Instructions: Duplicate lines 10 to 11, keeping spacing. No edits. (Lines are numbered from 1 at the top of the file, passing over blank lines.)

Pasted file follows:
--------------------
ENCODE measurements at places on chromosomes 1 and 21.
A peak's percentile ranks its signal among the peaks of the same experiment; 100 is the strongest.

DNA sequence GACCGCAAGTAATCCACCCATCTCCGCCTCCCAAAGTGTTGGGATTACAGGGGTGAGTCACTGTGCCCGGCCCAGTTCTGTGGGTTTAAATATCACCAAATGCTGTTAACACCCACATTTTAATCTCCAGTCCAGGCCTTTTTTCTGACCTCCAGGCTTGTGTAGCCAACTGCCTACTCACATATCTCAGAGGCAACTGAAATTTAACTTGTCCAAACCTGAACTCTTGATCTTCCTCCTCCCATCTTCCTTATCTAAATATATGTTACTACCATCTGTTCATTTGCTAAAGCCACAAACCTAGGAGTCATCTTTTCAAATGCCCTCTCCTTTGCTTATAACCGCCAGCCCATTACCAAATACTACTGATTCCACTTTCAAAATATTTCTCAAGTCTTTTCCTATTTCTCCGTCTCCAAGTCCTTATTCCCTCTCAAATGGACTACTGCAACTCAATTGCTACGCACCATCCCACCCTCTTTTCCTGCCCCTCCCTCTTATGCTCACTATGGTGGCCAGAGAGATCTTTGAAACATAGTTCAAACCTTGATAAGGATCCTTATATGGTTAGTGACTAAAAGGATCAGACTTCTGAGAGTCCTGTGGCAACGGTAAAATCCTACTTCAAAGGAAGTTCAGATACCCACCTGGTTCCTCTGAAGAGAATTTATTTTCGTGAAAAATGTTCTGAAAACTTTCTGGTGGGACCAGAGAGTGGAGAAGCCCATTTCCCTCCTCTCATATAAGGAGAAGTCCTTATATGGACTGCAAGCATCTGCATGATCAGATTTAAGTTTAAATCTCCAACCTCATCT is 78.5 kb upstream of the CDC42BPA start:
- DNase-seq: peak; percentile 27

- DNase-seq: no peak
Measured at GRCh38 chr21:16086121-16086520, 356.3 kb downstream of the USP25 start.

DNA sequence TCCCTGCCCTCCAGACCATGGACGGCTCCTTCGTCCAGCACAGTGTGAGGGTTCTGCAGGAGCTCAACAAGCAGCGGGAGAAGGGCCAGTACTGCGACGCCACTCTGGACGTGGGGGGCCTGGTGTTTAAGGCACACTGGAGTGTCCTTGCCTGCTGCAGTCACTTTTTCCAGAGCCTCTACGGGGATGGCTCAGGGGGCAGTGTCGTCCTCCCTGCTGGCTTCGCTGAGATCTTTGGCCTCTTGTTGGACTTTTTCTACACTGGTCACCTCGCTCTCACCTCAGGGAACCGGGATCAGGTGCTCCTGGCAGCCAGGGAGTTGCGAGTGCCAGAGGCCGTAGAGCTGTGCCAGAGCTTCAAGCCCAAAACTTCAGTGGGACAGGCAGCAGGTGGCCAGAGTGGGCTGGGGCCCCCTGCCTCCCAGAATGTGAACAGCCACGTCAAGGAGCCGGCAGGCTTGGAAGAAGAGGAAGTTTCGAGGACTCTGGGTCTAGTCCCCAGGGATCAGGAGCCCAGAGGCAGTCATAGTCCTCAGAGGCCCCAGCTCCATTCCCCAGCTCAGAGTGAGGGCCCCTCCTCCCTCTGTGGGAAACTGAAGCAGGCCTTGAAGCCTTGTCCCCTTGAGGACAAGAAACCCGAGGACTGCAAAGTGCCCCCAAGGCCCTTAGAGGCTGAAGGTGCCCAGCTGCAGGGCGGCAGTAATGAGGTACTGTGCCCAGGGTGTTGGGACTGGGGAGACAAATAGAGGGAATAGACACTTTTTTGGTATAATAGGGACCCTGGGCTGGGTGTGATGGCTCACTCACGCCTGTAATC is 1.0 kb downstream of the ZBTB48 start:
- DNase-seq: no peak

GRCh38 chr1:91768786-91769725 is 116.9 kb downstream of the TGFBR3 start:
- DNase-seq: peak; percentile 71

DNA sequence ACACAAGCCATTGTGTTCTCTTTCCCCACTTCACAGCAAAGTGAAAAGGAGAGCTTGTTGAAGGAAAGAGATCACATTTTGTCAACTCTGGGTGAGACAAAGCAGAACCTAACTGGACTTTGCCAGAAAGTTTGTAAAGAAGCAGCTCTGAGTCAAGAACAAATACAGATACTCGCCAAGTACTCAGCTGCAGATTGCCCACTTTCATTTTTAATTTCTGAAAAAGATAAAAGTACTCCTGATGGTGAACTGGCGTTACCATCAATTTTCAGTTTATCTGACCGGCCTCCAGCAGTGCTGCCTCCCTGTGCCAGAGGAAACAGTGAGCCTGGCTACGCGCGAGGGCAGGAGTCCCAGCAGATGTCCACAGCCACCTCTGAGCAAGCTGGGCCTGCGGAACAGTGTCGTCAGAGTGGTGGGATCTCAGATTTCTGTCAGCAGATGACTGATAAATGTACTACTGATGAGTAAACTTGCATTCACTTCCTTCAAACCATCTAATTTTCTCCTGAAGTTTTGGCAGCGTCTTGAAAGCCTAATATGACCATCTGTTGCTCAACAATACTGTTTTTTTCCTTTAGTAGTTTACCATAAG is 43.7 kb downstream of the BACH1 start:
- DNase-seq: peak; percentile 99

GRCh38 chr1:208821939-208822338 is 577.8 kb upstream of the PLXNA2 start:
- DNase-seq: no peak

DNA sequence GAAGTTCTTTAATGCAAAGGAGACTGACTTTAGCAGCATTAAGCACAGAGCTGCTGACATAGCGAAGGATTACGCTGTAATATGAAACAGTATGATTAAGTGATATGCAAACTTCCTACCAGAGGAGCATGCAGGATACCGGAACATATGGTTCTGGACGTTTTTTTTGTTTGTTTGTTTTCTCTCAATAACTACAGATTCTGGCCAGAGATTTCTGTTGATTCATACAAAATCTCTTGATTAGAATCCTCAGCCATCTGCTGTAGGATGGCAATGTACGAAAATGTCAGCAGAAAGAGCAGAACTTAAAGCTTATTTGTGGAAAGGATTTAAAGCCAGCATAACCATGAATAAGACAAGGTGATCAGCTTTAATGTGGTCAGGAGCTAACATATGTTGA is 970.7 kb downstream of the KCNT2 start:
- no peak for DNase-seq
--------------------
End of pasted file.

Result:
- DNase-seq: peak; percentile 71

DNA sequence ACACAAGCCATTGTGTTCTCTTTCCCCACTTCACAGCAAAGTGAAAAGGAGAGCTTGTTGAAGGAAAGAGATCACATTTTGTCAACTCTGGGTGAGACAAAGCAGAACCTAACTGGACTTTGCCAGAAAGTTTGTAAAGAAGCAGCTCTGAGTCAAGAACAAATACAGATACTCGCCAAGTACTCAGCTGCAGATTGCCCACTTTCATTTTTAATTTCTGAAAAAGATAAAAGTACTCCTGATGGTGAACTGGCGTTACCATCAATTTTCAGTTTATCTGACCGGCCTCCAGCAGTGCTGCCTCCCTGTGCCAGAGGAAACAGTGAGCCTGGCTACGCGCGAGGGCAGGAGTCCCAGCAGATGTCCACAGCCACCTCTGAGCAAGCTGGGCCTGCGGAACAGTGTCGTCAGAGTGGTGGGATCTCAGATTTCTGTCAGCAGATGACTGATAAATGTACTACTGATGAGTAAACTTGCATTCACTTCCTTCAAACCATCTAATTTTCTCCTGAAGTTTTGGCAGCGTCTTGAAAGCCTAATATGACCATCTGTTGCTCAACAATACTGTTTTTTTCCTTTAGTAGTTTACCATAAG is 43.7 kb downstream of the BACH1 start: